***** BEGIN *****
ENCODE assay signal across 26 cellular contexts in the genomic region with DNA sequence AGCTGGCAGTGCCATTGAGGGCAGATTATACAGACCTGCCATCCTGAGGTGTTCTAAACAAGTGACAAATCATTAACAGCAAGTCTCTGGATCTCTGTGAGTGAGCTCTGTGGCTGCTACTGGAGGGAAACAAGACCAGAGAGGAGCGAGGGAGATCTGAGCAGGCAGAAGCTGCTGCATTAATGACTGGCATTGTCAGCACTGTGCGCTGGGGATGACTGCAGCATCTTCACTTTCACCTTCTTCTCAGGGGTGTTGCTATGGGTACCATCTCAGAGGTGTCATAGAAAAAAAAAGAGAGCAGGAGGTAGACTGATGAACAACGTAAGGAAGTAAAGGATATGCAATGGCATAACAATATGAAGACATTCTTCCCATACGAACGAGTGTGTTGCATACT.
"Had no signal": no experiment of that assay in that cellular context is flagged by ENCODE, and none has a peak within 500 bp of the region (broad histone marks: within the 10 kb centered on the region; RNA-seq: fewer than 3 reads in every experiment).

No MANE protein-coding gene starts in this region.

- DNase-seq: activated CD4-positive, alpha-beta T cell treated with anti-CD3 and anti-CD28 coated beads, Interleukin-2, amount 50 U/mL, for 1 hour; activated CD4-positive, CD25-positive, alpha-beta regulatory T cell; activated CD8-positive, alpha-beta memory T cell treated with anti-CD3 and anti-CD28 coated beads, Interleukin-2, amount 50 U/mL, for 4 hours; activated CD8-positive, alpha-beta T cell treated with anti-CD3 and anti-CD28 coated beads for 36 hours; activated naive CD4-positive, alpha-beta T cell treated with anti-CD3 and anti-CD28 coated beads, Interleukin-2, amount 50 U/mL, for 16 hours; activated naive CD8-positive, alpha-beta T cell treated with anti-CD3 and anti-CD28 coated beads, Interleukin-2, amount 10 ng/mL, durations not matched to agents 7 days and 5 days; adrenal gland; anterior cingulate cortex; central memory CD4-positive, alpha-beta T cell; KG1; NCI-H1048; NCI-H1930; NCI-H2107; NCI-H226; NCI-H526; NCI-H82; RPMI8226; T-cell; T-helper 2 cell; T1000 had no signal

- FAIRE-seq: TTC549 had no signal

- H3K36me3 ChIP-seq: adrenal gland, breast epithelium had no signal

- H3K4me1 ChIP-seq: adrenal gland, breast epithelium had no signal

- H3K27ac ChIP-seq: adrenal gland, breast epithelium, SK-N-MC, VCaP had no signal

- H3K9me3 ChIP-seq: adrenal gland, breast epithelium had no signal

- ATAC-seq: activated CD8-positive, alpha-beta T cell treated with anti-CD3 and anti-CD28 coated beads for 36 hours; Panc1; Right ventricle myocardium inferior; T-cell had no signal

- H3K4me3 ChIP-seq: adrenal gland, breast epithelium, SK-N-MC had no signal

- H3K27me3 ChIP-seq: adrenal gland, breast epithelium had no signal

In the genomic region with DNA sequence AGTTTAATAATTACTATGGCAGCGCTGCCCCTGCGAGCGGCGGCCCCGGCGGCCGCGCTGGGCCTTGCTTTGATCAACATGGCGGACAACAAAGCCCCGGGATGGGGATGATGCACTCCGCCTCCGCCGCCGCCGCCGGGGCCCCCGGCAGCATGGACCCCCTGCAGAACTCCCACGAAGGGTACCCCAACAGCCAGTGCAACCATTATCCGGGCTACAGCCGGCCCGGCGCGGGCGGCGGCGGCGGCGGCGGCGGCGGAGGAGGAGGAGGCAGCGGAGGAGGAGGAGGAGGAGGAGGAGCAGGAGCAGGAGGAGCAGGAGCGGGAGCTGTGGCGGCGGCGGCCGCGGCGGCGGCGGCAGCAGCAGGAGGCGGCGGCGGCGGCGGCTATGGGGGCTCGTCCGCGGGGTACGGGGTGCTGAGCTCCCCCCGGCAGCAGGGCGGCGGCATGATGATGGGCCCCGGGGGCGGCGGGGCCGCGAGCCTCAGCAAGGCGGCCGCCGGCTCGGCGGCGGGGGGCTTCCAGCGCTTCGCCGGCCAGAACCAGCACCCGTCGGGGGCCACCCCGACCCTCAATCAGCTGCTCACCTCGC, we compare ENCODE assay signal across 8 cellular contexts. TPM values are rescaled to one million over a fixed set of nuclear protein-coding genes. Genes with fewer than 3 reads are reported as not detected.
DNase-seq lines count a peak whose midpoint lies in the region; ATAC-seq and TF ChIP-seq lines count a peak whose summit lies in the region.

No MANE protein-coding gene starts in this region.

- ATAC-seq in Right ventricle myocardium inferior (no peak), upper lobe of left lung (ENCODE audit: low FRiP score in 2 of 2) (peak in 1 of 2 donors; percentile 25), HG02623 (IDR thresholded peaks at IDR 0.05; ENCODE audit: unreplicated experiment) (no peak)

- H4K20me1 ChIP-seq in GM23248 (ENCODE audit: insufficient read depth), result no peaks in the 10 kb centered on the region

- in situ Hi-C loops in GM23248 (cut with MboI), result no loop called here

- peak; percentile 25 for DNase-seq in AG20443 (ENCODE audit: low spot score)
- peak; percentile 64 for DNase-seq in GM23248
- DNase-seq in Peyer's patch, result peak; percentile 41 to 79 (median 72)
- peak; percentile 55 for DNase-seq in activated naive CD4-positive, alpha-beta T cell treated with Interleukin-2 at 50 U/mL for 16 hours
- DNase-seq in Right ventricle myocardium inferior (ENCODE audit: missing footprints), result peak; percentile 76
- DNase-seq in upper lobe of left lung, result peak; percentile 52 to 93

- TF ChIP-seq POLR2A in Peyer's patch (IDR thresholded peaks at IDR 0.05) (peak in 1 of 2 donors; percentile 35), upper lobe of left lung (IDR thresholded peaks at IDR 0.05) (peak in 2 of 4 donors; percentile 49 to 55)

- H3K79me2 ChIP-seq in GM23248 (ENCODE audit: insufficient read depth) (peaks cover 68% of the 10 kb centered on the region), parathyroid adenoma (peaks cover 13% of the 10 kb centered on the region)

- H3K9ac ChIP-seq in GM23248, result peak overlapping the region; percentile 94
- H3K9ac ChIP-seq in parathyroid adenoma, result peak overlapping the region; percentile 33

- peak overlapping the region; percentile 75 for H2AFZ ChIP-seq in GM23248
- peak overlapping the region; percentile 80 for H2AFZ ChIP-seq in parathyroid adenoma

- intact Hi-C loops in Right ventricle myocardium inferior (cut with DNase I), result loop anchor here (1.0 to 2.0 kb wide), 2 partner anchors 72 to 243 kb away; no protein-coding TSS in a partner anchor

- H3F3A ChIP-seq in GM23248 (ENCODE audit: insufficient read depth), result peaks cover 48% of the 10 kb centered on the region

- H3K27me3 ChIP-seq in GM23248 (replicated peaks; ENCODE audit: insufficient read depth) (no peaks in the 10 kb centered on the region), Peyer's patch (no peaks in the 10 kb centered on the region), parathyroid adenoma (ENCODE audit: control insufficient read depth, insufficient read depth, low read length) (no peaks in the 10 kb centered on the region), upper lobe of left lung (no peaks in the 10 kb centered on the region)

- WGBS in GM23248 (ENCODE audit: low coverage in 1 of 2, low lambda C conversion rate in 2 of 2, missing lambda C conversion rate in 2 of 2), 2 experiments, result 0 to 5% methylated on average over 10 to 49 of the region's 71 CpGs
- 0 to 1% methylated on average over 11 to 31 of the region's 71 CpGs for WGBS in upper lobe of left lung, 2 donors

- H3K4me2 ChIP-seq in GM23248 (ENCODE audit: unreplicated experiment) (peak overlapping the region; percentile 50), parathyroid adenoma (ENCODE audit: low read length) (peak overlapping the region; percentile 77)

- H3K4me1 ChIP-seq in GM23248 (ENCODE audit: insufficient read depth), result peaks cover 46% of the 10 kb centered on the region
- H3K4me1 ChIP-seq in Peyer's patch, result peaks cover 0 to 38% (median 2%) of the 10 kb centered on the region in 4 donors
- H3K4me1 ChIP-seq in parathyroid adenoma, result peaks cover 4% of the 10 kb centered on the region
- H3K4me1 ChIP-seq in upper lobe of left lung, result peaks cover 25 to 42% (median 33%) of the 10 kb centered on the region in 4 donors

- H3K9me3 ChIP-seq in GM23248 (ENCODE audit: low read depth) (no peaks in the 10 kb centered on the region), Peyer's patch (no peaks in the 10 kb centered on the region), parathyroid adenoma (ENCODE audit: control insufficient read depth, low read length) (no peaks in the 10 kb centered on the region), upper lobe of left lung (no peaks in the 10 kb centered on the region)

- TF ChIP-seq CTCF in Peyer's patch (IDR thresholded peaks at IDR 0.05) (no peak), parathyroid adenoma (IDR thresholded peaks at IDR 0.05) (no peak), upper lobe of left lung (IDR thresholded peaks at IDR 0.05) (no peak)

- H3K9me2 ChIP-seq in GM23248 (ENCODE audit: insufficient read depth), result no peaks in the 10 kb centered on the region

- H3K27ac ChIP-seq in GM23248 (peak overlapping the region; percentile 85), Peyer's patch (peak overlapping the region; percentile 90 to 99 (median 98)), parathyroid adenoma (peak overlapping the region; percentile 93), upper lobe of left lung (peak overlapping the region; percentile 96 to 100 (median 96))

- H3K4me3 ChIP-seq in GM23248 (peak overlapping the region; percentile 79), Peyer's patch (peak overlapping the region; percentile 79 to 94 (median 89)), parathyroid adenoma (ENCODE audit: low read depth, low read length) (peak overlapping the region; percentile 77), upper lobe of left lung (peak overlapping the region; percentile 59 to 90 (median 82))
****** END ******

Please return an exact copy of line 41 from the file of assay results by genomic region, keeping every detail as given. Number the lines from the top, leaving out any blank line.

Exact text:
- H3K9me3 ChIP-seq in GM23248 (ENCODE audit: low read depth) (no peaks in the 10 kb centered on the region), Peyer's patch (no peaks in the 10 kb centered on the region), parathyroid adenoma (ENCODE audit: control insufficient read depth, low read length) (no peaks in the 10 kb centered on the region), upper lobe of left lung (no peaks in the 10 kb centered on the region)